Three local designers you should know, the SUV you should drive, and the gin you should drink.
Home science classes changed Zakwan Anuar’s life. Although it was in secondary school that he first learnt sewing and pattern cutting, the Pahang native only started dabbling in fashion design at the age of 19 while studying law at a local university. “My first choice was obviously fashion. But I was offered law instead. Education is important in my family, so I took it as a challenge,” Zakwan says. Between classes and court, Zakwan showed his first collection in 2011, at a young designers showcase during Malaysia International Fashion Week (MIFW). “It was tough, of course. I tried to strike a balance, but sometimes, you have to skip classes and miss out on school life,” Zakwan says of deciding which path in life to take. Instead of feeling discouraged, Zakwan took it to another level by launching his label that same year. He also completed an internship at the High Court in Kuala Lumpur and held his first solo runway show—all at the age of 21.
“I think my designs are evidently influenced by law and the courts. One thing’s for sure: there’s a lot of black and white,” Zakwan notes. After graduating from law school, he devoted his time to building his label. These days, he’s busy designing a collection for an online fashion portal as well as a new menswear collection. But the real career highlight so far has been the collection that he delivered last year. He stunned the industry with a solid line of monochromatic, minimalist looks: think oversized sweaters, military coats, fitted high-waisted pants—all sharp lines and stiff silhouettes with a dark edge. More recently, he teamed up with local streetwear brand Bad KL for a sportswear-inspired tailoring line—and even if it came off as a little too cool for school, we’re okay with it.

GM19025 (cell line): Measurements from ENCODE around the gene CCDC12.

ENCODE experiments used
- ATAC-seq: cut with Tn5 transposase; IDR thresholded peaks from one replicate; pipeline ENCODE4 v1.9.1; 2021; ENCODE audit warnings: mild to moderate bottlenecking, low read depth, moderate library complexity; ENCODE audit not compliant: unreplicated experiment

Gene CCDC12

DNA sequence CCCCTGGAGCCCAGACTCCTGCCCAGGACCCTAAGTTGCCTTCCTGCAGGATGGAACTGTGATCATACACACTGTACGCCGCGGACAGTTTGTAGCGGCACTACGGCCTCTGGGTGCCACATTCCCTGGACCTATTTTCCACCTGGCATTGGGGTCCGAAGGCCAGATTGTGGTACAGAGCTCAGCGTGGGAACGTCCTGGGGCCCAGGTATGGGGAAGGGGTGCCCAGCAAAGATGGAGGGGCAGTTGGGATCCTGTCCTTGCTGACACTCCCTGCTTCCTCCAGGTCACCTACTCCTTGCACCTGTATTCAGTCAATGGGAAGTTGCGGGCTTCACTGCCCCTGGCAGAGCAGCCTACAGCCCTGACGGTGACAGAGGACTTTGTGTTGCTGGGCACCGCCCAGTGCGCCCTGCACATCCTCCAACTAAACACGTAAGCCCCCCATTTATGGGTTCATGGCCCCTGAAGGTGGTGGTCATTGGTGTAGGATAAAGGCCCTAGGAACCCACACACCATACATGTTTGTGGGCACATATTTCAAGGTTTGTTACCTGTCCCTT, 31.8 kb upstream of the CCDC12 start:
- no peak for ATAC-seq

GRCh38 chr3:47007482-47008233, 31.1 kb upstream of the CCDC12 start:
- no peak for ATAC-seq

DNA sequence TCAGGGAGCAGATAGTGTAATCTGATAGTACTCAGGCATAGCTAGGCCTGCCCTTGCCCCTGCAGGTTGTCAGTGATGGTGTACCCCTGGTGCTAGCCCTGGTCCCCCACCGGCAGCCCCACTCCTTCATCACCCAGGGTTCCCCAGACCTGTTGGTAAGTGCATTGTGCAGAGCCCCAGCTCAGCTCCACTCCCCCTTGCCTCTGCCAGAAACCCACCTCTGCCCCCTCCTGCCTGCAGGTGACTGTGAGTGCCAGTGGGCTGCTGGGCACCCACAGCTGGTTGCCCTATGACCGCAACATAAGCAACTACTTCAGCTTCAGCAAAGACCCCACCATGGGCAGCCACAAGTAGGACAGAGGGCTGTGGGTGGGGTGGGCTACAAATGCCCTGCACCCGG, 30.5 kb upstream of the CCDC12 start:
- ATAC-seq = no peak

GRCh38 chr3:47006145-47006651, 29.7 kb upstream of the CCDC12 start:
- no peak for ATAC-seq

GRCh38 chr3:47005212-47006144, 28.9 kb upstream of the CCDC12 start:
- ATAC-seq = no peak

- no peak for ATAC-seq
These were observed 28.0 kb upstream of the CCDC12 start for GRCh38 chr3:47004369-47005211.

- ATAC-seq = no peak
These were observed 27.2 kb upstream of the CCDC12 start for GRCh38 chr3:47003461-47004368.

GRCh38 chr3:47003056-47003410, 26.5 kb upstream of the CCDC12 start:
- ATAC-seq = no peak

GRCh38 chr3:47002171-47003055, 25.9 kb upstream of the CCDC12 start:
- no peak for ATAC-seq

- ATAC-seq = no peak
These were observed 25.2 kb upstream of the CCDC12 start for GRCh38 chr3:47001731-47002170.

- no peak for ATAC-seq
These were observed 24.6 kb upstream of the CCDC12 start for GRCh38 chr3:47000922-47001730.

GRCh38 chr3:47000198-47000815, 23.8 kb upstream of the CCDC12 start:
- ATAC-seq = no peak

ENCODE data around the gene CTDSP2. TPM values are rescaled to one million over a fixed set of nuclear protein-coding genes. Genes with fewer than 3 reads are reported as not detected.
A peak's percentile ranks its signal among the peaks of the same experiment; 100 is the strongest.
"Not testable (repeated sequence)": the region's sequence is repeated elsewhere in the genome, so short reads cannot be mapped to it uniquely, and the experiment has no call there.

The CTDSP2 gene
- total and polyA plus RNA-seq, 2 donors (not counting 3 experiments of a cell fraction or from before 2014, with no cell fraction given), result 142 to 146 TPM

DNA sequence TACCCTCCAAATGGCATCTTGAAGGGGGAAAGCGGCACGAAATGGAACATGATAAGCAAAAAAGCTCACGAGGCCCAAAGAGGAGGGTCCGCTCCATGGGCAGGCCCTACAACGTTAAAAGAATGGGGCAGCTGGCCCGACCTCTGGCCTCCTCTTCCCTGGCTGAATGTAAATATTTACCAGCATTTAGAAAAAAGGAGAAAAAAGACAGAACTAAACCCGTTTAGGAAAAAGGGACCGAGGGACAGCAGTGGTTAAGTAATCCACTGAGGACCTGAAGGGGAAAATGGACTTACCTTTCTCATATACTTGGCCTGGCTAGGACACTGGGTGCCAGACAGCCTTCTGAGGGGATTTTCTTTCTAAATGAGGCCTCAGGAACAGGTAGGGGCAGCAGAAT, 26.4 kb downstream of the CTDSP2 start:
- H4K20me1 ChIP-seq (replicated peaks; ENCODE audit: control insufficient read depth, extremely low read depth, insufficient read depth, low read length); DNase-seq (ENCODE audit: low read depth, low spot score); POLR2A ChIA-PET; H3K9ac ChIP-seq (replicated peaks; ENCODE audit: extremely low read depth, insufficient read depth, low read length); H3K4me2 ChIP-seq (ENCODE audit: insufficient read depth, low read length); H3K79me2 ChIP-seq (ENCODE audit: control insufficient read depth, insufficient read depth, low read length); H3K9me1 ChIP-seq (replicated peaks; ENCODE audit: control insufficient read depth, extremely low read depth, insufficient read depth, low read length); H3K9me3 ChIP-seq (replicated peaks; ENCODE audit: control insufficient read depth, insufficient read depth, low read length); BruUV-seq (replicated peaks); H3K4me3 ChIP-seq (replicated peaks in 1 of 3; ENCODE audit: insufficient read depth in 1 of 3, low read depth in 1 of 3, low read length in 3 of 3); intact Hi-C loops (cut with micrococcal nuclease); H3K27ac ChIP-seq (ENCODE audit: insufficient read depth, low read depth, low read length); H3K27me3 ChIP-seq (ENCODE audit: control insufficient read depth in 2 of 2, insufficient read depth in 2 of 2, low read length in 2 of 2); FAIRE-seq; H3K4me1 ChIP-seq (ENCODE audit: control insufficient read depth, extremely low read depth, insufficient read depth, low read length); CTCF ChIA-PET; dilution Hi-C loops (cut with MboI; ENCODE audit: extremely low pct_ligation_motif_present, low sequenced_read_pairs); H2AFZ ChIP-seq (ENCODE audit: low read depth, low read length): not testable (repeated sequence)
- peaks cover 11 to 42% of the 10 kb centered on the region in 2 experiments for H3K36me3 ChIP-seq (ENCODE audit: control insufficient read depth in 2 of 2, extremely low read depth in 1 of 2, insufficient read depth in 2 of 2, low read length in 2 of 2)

When asked if fashion is his future, the designer hesitates before answering, “I am trying my best to be successful. I know my strengths better now. And I can see where I am headed.” Let’s just say whichever direction he goes, we’ll be watching his every step.
Kaer azami’s story sounds all-too-familiar: friends sign him up to audition for a reality-tv singing competition, even going so far as to drive him there. The next thing you know, he’s one of the biggest pop stars in the making.
Kaer was barely 18 when he joined Akademi Fantasia (AF), one of Malaysia’s most popular reality shows. After coming in sixth in the second season of AF, his singing career took off. Within two years, he had released three albums with one huge hit under his belt. “It changed my life. AF has such strong branding. Even until today, people still recognise me,” Kaer says. “But after AF, I realised that my passion was more than just singing.”
So he left his singing career behind and enrolled in architecture school. The decision wasn’t exactly unexpected. Kaer’s father, who is a prominent local architect, had always wanted his son to take over the business one day. But what did come as a surprise was his decision to drop out in his last semester and pursue a fashion business course in Jakarta instead. “I just didn’t think I could do a nine-to-five job. My passion for fashion is just too strong,” Kaer enthuses, citing that his first brush with fashion design was actually back in his AF days. “I had to do shows every day, and I had to choose what to wear every day. I even hired a stylist! It was then that I learnt about fashion.”
After spending several years in Jakarta, Kaer launched Kazami Homme in 2009 without much fanfare. In a local menswear scene that’s all about peacocking, the line offers an alternative in the form of embellishment-free classic cuts with a relaxed fit. This season, under the same label, he launched a basic line with clean silhouettes and urban influences.